Originally built by Exxon in the 1980s to house oil shale workers, Battlement Mesa found new life as a retirement community after Exxon shuttered its oil shale operations in 1982 – a day remembered as Black Sunday – and left 2,000 workers out of work. It attracted retirees with a golf course, a recreation center and warm, dry weather.

After the natural gas boom, it began attracting energy workers again. Added to that mix were upvalley residents seeking lower home prices. Many of the new residents were Hispanics, whose numbers doubled in Battlement Mesa over the past 10 years, according to census figures.

The retirement community was transforming into a blue-collar neighborhood.

Houses built, jobs vanished

Vacancy rates rose up and down the valley, due in part to a flurry of new construction followed by a disappearance of jobs. In Battlement Mesa, where vacancy rates tripled, apartments offer move-in specials.

David Frey

Vacancy rates rose up and down the valley, due in part to a flurry of new construction followed by a disappearance of jobs. In Battlement Mesa, where vacancy rates tripled, apartments offer move-in specials.

“Over the last 15 years, the reality is, there were probably more people moving here who were not retired,” Rippy said.

When fuel prices fell, many gas jobs disappeared. The recession robbed others of their construction and service. Homes emptied. Construction has ground to a halt.

Now, Battlement Mesa Corp., which owns the development, is offering deals for prospective buyers to move in to apartments. Signs advertise $99 move-in specials.

“You drive through the mobile home park and you’d be shocked at how many of them are empty,” said Battlement Mesa resident Ron Roesener, who counted 11 empty homes in his own neighborhood, many of which were in foreclosure.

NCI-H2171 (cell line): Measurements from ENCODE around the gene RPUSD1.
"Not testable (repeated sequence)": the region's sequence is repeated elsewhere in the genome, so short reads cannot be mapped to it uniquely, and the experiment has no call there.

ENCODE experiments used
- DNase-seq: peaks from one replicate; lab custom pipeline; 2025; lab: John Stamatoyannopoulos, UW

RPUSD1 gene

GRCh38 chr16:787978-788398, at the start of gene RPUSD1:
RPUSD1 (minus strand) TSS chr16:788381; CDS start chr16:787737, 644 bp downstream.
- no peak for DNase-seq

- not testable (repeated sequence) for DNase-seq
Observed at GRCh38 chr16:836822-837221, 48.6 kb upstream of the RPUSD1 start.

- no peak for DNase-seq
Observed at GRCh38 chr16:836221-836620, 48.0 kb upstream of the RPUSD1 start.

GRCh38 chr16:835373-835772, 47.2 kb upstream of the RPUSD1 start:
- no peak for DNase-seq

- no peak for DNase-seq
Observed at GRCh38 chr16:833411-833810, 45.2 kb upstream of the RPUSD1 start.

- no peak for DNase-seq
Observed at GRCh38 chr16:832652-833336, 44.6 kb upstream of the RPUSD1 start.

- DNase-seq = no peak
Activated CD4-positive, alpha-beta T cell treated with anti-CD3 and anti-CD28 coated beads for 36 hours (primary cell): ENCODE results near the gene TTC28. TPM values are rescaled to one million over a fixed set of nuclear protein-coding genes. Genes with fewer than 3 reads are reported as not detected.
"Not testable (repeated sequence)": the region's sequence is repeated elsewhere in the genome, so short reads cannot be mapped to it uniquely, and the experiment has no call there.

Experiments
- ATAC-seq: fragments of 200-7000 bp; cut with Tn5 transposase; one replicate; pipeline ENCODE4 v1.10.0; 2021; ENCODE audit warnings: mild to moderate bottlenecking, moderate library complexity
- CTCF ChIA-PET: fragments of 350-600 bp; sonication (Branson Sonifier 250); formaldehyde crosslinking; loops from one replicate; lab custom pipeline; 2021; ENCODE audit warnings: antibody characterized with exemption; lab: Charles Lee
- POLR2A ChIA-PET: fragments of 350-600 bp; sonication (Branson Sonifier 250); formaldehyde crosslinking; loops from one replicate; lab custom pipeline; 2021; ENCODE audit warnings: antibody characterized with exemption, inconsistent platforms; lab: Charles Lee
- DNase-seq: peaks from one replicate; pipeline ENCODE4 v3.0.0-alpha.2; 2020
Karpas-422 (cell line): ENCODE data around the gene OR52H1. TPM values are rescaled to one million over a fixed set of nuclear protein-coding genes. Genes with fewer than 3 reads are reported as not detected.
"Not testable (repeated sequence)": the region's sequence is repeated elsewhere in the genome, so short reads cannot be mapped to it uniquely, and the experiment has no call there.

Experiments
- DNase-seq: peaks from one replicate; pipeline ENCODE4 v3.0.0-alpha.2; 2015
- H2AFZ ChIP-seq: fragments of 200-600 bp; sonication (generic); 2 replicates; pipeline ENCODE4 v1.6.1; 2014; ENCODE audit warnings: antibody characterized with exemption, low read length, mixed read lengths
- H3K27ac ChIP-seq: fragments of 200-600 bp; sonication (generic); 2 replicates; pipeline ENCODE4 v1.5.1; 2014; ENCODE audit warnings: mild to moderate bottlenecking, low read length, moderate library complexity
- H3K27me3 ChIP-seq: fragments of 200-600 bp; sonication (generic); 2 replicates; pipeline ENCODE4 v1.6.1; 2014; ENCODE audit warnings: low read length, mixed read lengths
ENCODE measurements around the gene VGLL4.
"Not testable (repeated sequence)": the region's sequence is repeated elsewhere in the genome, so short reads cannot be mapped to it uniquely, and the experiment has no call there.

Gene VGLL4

Upside-down Parachute

Across the Colorado River, Parachute experienced a similar phenomenon, only more extreme. The town saw 124 new housing units built to handle the expected growth – a big change for a town of about 1,000 people.

By the end of the decade, though, Parachute wouldn’t need any of those homes. In 2010, it had 10 fewer occupied units than it started the decade with, and 134 more vacant homes, according to the census.

The town grew by just 79 people, a 7.9 percent growth rate that was even slower than Aspen’s.

Farther up the valley, the situation only slightly improved.

Rifle went from a 3.6 percent vacancy rate to 11.2 percent.

Silt went from 3 percent to 8.4 percent.

New Castle went from 3.6 percent to 8.6 percent.

Glenwood Springs went from 4.1 percent to 8.1 percent.

Carbondale went from 4.2 percent to 8.8 percent.

The upper valley, which has a historically high vacancy rate due to a large number of second-home owners, was less affected.

Aspen’s vacancy rate grew from 33.3 percent to 40.7 percent. Basalt’s rose modestly from 13.6 percent to 16.3 percent.

Snowmass Village saw its vacancy rate decline, from 50.2 percent to 43.7 percent.

Editor's note: This is the second of a four-part series published in collaboration with The Aspen Times, the Glenwood Springs Post Independent, and Aspen Public Radio.